Like everything else this year, fashion had its ups and downs. On the one hand, we had some very interesting moments worth all the celebration in the world. However, there were far too many downs than ups this year, what with the death of an icon, the celebration of utterly forgettable collections and designers, and the spewing out of horrible trends. The fashion world felt like a rollercoaster this year, and not a very fun one to be completely honest. Here’s hoping 2018 turns the fashion world around and gives us all something worth cheering about.
One of this year’s great fashion moments had to be when the original Supermodels Naomi, Claudia, Cindy, Carla, and Helena closed the Versace ss18 show which paid tribute to the late Gianni Versace. Seeing these legends together on the runway again gave us life! – Drew Brown, Editor-in-Chief
Christopher Kane and Demna Gavasalia at Balenciaga trying to make fashionable a thing is definitely my pick for worst fashion moment of 2017. If you are not a doctor or chef, then crocs should never be worn no matter the price tag or designer attached to them. – Drew Brown, Editor-in Chief
In 2017, Monnaie de Paris presents a series of Face Value Coins depicting France seen by Jean Paul Gaultier. In the collection named “France by Jean Paul Gaultier”, the cities, the provinces or the regions are seen through the eyes of the French fashion designer and are presented on silver and gold coins of 10, 50 and 200 euros. Aurore Evee, Fashion Contributor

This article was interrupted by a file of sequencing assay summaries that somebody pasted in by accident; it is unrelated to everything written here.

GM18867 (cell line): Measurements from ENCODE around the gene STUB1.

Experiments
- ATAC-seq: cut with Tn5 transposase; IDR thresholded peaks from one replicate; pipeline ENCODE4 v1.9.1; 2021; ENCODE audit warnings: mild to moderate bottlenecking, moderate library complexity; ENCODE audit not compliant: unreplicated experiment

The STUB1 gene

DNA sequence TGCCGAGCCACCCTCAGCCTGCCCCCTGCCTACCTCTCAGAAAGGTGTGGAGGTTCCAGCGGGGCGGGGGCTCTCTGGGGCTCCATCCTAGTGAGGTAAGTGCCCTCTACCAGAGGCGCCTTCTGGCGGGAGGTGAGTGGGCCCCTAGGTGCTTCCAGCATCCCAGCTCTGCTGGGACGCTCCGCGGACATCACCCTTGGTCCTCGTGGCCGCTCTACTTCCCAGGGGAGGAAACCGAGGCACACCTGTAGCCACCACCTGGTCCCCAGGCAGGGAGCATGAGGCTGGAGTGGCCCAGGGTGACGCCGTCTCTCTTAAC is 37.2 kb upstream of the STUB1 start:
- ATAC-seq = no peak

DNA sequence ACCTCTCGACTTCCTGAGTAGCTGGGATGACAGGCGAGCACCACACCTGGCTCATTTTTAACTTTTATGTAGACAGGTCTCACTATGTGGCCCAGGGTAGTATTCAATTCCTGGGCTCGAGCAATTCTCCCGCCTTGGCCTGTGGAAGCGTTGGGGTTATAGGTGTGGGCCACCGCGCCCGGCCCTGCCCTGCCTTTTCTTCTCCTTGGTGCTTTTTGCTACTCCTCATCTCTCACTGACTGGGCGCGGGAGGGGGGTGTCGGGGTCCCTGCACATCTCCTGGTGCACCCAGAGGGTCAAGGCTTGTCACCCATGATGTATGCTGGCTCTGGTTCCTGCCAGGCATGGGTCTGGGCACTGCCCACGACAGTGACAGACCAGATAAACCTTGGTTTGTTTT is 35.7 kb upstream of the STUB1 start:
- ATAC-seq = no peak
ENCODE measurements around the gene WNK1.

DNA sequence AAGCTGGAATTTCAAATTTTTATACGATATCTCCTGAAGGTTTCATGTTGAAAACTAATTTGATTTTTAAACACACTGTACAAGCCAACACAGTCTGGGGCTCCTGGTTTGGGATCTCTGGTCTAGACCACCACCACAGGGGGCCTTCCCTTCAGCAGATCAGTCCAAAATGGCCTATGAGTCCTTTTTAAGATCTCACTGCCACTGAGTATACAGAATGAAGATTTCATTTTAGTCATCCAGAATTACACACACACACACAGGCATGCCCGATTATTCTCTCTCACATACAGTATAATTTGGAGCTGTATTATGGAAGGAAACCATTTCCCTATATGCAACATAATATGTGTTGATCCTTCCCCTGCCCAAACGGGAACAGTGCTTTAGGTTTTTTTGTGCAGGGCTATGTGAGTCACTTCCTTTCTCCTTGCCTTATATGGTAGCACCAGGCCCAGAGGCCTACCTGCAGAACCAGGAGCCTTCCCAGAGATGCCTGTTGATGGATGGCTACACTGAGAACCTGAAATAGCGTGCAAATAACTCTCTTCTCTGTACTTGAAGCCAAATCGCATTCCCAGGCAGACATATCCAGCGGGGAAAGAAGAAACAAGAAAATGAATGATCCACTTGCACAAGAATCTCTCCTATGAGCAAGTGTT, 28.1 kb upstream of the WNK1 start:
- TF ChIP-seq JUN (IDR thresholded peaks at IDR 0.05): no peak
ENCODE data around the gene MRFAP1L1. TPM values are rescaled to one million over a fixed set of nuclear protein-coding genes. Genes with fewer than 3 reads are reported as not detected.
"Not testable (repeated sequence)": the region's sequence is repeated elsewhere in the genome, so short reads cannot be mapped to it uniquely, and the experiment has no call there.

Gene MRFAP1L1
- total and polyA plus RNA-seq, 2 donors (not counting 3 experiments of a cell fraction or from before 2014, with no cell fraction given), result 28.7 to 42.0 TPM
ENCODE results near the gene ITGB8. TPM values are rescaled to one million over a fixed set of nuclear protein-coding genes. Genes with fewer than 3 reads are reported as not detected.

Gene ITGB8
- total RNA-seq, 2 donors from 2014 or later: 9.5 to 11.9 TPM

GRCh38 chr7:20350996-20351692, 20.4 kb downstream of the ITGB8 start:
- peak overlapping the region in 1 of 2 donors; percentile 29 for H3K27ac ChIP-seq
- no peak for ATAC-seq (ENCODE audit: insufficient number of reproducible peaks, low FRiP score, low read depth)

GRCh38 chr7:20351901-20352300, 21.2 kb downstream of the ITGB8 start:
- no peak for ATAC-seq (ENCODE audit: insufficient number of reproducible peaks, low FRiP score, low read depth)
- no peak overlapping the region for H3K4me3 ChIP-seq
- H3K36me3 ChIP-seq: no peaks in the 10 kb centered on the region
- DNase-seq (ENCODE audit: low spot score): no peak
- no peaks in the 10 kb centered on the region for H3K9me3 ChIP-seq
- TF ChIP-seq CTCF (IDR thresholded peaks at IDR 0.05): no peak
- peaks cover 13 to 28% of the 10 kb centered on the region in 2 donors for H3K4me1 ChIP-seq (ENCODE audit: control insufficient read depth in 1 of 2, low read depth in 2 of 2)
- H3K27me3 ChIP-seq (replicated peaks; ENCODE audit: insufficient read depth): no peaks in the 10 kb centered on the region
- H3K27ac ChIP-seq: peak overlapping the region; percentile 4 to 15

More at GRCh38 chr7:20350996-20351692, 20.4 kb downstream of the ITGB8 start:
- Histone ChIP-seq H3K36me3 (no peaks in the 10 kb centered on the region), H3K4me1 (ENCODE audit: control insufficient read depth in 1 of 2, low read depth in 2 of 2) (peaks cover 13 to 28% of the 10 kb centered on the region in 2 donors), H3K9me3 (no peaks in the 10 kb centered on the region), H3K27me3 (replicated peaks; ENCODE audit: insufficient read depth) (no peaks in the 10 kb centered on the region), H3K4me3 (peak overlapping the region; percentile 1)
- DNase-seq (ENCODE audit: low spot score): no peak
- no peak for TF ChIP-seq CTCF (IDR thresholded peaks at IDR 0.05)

(Photo by WWD/REX/Shutterstock) Naomi Campbell closing Azzedine Alaïa Couture Fall 2017.
The fashion world was dealt a major blow this year with the death of beloved designer Azzedine Alaïa in November. While the entirety of Mr Alaïa’s career needs to be celebrated, I want to give a nod to his Fall 2017 Couture collection, which was shown this past summer. It had been six years since the designer’s last couture show, and he delivered hugely on high expectations. The collection could serve as a representation of Alaïa signatures: the presence of the incomparable Naomi Campbell, clear examples of the designer’s skills with balance and weight and the sheer beauty of the clothes: each serving as a love letter to the female form. Mr Alaïa, you will be missed, but thank you for leaving us with one last show. Natasha Grodzinski, Contributor